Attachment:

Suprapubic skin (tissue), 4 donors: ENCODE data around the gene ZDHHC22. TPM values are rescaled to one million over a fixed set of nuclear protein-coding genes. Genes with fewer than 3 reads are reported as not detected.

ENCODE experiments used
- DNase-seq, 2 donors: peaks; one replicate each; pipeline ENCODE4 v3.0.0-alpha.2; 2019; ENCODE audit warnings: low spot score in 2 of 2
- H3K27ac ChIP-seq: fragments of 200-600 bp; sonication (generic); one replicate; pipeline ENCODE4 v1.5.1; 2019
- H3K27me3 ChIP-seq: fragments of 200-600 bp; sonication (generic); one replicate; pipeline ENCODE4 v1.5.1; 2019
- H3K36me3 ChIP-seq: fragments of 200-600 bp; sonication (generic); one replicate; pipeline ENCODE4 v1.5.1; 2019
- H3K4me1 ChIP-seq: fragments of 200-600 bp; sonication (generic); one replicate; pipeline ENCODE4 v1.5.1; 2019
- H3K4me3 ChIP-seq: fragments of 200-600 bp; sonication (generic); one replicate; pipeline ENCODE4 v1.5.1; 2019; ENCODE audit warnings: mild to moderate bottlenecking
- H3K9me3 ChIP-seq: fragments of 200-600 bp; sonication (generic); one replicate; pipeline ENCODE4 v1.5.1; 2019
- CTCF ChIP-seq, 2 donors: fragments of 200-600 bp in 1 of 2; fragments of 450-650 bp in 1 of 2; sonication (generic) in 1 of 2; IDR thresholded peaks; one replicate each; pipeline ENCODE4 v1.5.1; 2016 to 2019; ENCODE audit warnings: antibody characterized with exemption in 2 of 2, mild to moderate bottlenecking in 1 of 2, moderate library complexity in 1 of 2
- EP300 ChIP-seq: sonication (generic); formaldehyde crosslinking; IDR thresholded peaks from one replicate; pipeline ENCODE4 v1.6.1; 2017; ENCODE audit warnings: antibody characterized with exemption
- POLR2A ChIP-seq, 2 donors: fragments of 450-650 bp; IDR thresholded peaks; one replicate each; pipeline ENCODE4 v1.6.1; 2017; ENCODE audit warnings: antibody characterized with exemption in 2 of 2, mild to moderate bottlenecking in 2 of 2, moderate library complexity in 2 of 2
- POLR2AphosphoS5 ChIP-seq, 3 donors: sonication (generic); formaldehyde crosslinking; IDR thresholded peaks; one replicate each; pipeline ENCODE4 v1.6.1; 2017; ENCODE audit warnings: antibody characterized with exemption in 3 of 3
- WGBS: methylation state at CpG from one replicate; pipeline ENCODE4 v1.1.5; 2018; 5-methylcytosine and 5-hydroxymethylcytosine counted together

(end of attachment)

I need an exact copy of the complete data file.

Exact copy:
Suprapubic skin (tissue), 4 donors: ENCODE data around the gene ZDHHC22. TPM values are rescaled to one million over a fixed set of nuclear protein-coding genes. Genes with fewer than 3 reads are reported as not detected.

ENCODE experiments used
- DNase-seq, 2 donors: peaks; one replicate each; pipeline ENCODE4 v3.0.0-alpha.2; 2019; ENCODE audit warnings: low spot score in 2 of 2
- H3K27ac ChIP-seq: fragments of 200-600 bp; sonication (generic); one replicate; pipeline ENCODE4 v1.5.1; 2019
- H3K27me3 ChIP-seq: fragments of 200-600 bp; sonication (generic); one replicate; pipeline ENCODE4 v1.5.1; 2019
- H3K36me3 ChIP-seq: fragments of 200-600 bp; sonication (generic); one replicate; pipeline ENCODE4 v1.5.1; 2019
- H3K4me1 ChIP-seq: fragments of 200-600 bp; sonication (generic); one replicate; pipeline ENCODE4 v1.5.1; 2019
- H3K4me3 ChIP-seq: fragments of 200-600 bp; sonication (generic); one replicate; pipeline ENCODE4 v1.5.1; 2019; ENCODE audit warnings: mild to moderate bottlenecking
- H3K9me3 ChIP-seq: fragments of 200-600 bp; sonication (generic); one replicate; pipeline ENCODE4 v1.5.1; 2019
- CTCF ChIP-seq, 2 donors: fragments of 200-600 bp in 1 of 2; fragments of 450-650 bp in 1 of 2; sonication (generic) in 1 of 2; IDR thresholded peaks; one replicate each; pipeline ENCODE4 v1.5.1; 2016 to 2019; ENCODE audit warnings: antibody characterized with exemption in 2 of 2, mild to moderate bottlenecking in 1 of 2, moderate library complexity in 1 of 2
- EP300 ChIP-seq: sonication (generic); formaldehyde crosslinking; IDR thresholded peaks from one replicate; pipeline ENCODE4 v1.6.1; 2017; ENCODE audit warnings: antibody characterized with exemption
- POLR2A ChIP-seq, 2 donors: fragments of 450-650 bp; IDR thresholded peaks; one replicate each; pipeline ENCODE4 v1.6.1; 2017; ENCODE audit warnings: antibody characterized with exemption in 2 of 2, mild to moderate bottlenecking in 2 of 2, moderate library complexity in 2 of 2
- POLR2AphosphoS5 ChIP-seq, 3 donors: sonication (generic); formaldehyde crosslinking; IDR thresholded peaks; one replicate each; pipeline ENCODE4 v1.6.1; 2017; ENCODE audit warnings: antibody characterized with exemption in 3 of 3
- WGBS: methylation state at CpG from one replicate; pipeline ENCODE4 v1.1.5; 2018; 5-methylcytosine and 5-hydroxymethylcytosine counted together